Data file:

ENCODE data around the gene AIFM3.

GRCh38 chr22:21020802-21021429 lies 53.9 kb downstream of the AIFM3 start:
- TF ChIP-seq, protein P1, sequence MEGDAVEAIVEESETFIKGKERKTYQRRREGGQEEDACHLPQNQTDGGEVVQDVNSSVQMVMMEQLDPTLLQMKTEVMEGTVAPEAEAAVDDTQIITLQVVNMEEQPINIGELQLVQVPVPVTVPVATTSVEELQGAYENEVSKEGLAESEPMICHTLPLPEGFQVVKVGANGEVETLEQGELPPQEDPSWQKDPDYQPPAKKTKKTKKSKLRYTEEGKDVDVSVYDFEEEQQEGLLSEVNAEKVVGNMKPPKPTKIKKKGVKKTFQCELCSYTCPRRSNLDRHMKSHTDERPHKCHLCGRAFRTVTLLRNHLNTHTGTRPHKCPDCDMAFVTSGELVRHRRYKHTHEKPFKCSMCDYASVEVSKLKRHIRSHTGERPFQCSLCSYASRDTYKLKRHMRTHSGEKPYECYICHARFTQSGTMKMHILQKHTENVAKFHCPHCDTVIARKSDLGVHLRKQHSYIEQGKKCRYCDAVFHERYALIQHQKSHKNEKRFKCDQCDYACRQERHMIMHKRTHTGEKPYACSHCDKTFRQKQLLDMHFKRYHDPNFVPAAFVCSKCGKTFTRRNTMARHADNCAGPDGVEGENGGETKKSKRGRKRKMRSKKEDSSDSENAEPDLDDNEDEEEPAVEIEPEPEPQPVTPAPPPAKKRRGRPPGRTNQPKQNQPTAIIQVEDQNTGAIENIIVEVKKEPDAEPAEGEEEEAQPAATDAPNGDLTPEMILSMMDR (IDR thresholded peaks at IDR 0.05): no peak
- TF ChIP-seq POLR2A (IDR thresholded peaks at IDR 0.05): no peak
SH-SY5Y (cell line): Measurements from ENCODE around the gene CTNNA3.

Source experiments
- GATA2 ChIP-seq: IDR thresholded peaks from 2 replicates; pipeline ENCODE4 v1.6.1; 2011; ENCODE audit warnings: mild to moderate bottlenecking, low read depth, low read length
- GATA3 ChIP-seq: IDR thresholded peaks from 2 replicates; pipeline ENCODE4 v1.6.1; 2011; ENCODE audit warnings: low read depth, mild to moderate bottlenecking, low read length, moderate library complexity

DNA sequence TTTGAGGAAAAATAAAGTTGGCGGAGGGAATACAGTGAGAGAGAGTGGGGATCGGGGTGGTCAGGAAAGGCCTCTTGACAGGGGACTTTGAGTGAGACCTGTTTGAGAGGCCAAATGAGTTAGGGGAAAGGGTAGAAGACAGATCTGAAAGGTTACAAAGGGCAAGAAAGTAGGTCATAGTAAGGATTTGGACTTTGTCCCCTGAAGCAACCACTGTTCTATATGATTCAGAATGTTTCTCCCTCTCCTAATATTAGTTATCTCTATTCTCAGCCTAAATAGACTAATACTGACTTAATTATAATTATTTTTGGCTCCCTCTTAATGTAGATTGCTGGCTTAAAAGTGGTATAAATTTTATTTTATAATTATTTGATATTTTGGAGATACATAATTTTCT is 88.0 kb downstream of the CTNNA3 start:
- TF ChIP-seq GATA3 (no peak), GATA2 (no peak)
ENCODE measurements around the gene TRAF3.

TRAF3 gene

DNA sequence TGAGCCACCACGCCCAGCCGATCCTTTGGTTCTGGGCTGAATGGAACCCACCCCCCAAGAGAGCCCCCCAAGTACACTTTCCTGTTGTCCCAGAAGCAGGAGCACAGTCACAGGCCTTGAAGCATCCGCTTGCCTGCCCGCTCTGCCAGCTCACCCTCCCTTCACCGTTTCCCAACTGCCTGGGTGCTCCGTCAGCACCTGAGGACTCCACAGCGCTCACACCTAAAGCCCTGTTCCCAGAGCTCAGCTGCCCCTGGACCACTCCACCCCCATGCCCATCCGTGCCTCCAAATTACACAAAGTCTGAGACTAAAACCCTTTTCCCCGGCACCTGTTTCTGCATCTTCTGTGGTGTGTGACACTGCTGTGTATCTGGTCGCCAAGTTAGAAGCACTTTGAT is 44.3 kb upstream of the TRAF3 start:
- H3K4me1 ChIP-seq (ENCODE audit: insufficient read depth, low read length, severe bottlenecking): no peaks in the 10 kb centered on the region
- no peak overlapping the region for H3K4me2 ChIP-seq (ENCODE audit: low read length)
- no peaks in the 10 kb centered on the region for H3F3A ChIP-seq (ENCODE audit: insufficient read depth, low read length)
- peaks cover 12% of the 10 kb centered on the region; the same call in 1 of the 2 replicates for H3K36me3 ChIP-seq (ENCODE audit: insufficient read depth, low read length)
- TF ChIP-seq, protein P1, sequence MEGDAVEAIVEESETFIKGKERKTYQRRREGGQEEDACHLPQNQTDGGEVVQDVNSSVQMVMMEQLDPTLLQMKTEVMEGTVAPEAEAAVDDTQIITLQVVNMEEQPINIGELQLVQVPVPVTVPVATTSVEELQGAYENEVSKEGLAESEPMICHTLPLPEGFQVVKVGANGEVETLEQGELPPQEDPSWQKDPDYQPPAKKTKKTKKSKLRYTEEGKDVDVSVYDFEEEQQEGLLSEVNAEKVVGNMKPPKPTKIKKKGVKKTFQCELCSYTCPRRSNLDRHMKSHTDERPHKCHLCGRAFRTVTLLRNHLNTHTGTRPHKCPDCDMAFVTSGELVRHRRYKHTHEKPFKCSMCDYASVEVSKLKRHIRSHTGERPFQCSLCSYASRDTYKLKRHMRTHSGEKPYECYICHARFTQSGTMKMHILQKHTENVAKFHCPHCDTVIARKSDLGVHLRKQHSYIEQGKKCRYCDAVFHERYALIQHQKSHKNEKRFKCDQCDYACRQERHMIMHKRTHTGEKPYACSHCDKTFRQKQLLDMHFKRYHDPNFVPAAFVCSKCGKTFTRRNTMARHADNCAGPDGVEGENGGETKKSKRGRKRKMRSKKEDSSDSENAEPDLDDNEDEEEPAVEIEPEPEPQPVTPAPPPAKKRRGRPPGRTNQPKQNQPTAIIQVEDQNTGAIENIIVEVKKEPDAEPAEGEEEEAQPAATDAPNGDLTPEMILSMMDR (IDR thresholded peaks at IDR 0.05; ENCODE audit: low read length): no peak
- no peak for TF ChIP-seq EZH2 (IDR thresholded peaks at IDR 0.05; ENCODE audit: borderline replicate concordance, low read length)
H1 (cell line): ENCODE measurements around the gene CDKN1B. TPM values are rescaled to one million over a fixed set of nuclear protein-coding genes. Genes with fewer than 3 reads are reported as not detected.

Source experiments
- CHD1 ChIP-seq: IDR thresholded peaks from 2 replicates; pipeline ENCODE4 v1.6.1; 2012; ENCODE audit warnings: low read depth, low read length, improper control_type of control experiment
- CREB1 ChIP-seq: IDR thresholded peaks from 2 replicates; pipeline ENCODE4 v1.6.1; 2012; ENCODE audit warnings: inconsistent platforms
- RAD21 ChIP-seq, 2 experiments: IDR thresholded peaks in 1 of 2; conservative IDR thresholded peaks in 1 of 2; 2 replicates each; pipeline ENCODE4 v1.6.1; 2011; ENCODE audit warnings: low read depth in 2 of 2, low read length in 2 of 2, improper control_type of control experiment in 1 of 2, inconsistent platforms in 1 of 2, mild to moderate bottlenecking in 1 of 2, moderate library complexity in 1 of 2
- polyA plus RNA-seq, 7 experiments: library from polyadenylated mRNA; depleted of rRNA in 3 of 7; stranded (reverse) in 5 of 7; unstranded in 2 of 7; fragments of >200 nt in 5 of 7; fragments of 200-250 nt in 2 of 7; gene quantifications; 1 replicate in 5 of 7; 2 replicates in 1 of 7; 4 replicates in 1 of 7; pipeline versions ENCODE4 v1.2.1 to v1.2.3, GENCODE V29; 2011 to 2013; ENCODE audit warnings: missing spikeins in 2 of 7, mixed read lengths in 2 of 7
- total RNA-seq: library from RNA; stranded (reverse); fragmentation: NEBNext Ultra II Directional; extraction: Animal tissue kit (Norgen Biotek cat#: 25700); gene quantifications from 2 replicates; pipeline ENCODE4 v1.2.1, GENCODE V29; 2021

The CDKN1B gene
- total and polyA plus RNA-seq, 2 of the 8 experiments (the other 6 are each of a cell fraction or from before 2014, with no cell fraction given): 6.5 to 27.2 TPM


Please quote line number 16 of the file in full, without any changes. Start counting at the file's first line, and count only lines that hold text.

- no peaks in the 10 kb centered on the region for H3F3A ChIP-seq (ENCODE audit: insufficient read depth, low read length)